Frake

Other names

Limba, Black Limba, White Limba, Korina, Afara, Limbo

Scientific Name

Terminalia superba

Family

Combretaceae

Description

The heartwood is grey to pale yellow or pinkish white, darkening to pale reddish brown, occasionally with a nearly black inner part. It is not clearly demarcated from the 12–15 cm wide sapwood. The grain is straight to slightly interlocked, texture moderately coarse. The wood is moderately lightweight to medium-weight, with a density of (370–) 430–730 kg/m³ at 12% moisture content. The heartwood is extremely resistant to impregnation with preservatives, the sapwood is permeable

Density

(H=12%) : 0,54

Treatability

Moderately permeable

Seasoning

It air dries rapidly with little degrade. Once dry, the wood is stable in service.

Stability

moderately stable

Durability

The wood is not durable, being liable to attacks by pin-hole borers, powder-post beetles, longhorn beetles, termites and marine borers.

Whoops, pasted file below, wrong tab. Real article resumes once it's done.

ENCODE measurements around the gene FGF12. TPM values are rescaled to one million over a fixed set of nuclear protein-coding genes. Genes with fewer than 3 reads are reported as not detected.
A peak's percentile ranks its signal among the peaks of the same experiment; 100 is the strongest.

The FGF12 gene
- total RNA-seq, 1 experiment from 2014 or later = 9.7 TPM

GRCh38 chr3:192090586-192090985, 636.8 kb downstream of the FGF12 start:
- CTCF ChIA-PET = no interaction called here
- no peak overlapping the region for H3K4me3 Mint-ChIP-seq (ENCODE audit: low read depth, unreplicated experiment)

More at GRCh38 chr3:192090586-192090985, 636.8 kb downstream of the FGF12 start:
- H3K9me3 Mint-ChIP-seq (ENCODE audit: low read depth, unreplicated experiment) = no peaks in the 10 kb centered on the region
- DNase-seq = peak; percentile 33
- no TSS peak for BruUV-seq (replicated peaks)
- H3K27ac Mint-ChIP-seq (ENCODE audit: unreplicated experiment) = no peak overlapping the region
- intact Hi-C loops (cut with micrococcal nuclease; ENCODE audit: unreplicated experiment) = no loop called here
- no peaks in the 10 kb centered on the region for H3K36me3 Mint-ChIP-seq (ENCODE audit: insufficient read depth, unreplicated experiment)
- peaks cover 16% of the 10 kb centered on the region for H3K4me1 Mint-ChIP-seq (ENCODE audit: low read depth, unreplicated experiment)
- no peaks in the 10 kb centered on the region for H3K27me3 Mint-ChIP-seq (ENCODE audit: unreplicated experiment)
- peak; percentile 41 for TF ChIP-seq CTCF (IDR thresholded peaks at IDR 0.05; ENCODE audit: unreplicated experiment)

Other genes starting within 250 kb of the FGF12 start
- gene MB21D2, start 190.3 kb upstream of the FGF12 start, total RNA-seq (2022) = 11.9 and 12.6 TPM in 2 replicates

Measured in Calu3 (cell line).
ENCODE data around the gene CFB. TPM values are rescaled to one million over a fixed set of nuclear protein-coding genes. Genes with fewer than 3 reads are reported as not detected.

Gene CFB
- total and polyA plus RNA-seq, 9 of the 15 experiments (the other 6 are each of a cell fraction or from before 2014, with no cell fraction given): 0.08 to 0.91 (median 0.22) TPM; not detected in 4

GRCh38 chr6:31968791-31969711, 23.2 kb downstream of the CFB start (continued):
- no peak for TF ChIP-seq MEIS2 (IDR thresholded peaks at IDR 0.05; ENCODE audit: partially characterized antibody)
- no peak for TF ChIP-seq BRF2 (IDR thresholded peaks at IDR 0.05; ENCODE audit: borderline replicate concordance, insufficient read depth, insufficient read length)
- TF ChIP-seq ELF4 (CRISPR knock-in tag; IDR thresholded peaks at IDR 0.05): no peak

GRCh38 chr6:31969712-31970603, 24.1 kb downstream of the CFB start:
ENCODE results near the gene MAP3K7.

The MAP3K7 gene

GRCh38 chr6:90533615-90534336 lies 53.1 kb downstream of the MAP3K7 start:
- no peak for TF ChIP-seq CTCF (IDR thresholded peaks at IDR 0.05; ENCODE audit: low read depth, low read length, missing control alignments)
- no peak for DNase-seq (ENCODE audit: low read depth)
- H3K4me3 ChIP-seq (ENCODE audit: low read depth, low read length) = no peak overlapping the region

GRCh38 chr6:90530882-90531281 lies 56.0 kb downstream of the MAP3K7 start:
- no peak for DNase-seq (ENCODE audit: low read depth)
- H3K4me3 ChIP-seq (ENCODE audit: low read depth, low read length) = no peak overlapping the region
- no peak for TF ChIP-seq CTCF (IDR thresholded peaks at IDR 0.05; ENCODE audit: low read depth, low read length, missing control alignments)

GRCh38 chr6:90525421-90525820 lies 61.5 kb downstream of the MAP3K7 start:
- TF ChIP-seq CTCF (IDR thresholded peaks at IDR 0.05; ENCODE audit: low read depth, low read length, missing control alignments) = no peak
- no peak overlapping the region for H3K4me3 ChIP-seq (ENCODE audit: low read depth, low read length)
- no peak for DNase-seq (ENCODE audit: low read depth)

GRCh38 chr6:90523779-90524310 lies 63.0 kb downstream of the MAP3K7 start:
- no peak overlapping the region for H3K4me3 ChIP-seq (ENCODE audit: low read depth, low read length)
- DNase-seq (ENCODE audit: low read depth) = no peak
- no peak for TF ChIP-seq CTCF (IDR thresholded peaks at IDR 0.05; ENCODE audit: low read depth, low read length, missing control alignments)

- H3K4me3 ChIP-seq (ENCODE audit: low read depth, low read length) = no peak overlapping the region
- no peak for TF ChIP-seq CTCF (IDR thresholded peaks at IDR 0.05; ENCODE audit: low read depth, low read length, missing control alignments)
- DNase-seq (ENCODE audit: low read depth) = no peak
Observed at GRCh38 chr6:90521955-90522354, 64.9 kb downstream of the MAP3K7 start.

Workability

The wood is easy to saw and work with both hand and machine tools; the blunting effect on cutting edges is slight. The wood finishes well, but the use of a filler is necessary. It holds nails and screws well, but has some tendency to splitting. It glues satisfactorily. The wood can be made into good-quality veneer by slicing as well as rotary peeling. The steam-bending properties are poor.

End-Uses

  • Veneer for interior of plywood
  • Veneer for back or face of plywood
  • Blockboard
  • Current furniture or furniture components
  • Seats
  • Interior joinery
  • Interior panelling
  • Moulding
  • Light carpentry
  • Glued laminated
  • Glued laminated
  • Boxes and crates
  • Fiber or particle boards
  • Wood-ware
  • Sliced veneer

Notes : Wood splinters may cause severe inflammation of the skin, and sawdust allergic reactions to skin and respiratory organs in wood workers.

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